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Sage Wisdom

"Good improvisation communicates harmonic progression melodically. Effective melodies manipulate harmonic content through the use of guide tones and preparatory gravity notes, masterfully woven in systematic tension, release, and transparent harmonic definition."

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December 26, 2006 | Tab vs Notation

We assume that most who tackle jazz take the ability to read notation for granted. This could be a huge mistake on our part; if you're a folk/bluegrass musician, or former spandex-strutting rock guitarist who's stumbled on to this site for a little higher knowledge, you might still be seeking this ability.

Not sure if sight-reading is worth the trouble? We plead the case, but first you want to visit the website of JazzMando mentor and Berklee School of Music Professor John McGann for his thoughts on Tab vs. Notation:

Read Article: Why Bother Reading Notes, Anyway?

John brings up critical benefits in notation-reading prowess, like understanding note-to-note relationships, a clearer path to communicating rhythms, the ability to take musical knowledge and express it on other instruments. We also appreciate the importance of understanding music history, preserving songs that have been written decades, if not centuries prior.

Think of all the indigent music lost for all time by past cultures without the ability to document what could have been timeless art. We find primitive instruments in anthropological digs; what a shame we don't have access to the music created on them, the sounds, the aural drama. Do we want to doom our own posterity to this ignorance of art we produce today, as well?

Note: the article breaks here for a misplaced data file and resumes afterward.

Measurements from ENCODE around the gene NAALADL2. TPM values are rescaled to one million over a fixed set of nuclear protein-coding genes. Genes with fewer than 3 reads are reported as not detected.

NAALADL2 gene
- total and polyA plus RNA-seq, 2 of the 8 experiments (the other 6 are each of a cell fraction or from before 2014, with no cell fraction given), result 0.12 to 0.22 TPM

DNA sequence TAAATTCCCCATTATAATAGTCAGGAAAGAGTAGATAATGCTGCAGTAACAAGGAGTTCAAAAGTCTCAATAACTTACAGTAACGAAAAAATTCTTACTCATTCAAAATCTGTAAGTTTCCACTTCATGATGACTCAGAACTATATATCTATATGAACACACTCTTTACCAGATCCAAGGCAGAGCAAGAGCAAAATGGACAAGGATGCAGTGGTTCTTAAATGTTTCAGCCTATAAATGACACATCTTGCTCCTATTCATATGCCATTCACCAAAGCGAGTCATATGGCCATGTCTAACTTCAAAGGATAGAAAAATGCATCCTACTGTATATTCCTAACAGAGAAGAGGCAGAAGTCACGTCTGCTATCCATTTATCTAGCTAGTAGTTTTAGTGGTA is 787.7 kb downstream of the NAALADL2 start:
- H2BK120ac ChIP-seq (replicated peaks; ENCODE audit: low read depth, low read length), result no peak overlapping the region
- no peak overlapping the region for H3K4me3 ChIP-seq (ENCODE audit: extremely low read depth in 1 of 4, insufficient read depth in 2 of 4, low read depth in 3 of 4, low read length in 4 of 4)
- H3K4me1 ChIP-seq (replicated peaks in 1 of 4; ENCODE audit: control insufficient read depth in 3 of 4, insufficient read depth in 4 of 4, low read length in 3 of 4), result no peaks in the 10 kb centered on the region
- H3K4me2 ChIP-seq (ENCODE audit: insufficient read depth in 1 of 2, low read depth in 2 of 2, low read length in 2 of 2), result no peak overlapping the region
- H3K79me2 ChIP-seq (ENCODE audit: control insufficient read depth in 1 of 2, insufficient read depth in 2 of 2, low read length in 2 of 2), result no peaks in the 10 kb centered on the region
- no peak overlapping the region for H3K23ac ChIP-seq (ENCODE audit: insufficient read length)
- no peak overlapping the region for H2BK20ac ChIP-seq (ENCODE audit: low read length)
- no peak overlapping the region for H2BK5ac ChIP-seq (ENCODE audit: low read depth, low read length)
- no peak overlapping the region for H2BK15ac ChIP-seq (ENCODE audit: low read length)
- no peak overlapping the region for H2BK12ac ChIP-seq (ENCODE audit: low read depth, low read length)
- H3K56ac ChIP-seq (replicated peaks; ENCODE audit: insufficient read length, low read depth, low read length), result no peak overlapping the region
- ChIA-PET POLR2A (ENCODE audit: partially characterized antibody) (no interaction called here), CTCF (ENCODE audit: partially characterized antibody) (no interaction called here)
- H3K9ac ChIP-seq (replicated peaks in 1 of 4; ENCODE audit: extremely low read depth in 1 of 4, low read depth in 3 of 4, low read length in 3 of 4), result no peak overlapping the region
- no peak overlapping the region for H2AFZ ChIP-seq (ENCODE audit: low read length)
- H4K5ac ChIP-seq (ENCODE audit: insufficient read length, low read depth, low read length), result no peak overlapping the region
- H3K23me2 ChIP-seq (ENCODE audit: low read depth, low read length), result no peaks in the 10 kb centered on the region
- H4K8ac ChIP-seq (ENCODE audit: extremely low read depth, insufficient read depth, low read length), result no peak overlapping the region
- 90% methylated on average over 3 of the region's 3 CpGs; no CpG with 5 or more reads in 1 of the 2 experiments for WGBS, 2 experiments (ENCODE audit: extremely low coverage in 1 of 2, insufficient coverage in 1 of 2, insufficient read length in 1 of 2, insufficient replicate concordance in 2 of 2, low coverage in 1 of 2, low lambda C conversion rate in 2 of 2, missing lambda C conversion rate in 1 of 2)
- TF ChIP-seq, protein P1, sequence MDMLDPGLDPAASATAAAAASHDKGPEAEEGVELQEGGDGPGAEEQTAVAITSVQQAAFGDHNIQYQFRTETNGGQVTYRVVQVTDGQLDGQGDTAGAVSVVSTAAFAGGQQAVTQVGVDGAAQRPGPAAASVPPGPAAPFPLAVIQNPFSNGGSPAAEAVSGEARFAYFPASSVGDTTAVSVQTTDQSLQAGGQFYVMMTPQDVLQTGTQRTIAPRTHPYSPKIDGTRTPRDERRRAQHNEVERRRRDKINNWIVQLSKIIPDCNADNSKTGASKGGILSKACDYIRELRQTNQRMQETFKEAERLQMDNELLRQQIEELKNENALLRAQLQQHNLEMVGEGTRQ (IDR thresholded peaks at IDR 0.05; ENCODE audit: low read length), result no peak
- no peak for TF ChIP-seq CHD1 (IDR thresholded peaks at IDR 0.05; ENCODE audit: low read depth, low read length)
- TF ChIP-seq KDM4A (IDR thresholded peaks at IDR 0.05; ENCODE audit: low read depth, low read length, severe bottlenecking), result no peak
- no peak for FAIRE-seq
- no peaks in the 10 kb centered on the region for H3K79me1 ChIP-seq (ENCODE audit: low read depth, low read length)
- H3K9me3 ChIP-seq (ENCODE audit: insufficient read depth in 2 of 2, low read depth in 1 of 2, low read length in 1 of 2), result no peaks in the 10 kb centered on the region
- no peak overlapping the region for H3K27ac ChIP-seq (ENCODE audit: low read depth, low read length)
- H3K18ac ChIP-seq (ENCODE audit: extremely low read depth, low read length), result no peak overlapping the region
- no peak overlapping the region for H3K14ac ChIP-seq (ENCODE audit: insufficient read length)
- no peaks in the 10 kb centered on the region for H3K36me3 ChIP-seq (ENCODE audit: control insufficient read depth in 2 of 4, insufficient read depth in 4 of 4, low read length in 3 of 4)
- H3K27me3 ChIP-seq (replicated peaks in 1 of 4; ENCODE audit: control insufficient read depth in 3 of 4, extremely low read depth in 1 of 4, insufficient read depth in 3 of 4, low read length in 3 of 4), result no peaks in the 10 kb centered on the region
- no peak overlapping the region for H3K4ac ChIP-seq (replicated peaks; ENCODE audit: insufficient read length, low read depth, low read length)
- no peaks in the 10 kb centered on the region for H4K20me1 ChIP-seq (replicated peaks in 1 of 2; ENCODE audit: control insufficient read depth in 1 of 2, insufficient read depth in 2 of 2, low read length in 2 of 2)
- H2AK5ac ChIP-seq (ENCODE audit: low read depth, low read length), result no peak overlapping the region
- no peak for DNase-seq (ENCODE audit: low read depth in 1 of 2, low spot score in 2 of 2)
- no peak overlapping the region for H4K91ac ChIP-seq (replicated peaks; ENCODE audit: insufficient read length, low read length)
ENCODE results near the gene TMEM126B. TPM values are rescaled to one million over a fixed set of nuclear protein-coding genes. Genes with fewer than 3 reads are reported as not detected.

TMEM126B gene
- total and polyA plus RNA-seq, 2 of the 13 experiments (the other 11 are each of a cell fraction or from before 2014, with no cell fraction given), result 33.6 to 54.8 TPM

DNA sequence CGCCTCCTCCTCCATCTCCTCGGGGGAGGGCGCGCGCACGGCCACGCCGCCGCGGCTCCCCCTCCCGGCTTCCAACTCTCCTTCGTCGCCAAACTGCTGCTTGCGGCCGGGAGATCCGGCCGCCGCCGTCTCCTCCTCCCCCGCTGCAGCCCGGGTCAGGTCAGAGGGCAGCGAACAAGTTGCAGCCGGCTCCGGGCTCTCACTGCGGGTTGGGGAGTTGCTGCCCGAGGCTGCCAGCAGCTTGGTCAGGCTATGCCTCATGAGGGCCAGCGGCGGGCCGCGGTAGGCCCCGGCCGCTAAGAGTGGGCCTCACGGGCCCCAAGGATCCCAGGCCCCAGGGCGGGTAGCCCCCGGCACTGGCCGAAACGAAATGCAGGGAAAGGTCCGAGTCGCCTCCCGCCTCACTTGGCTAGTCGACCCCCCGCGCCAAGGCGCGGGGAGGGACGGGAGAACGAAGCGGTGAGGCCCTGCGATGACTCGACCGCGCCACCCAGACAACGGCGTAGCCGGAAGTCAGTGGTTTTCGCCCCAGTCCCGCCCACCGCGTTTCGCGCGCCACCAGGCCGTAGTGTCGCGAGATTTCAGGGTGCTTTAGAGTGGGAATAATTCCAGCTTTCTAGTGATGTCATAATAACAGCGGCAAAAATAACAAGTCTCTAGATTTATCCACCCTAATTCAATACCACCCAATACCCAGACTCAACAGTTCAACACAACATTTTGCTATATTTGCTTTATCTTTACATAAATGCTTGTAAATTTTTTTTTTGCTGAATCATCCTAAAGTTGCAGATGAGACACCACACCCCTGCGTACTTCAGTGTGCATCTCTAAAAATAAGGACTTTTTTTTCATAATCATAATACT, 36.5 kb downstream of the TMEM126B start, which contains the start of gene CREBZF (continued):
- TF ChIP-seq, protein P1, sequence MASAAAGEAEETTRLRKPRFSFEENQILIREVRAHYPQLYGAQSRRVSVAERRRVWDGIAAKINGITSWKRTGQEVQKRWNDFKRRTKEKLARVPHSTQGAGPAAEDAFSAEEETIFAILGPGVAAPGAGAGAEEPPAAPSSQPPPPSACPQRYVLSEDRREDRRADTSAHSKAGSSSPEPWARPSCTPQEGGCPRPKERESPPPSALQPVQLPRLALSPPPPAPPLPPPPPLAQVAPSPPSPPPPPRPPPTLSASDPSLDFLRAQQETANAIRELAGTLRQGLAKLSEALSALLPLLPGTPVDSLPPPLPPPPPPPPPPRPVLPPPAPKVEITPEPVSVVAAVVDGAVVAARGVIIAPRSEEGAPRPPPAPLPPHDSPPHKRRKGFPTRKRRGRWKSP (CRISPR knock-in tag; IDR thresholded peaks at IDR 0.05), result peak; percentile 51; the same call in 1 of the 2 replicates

Sure we can preserve our music aurally in recordings, but media changes radically fast. Hard enough to find a way to listen to treasured LPs (those big black disk things we baffle our kids with). With what are we going to listen to our treasured 8-track Elvis recordings in the next 50 years...

Music notation has been around, largely unaltered for literally centuries.

If you've not tried to read music, it's not too late. You can even pick up the free 32 page primer on understanding basic notation on John McGann's website.


Posted by Ted at December 26, 2006 5:43 PM

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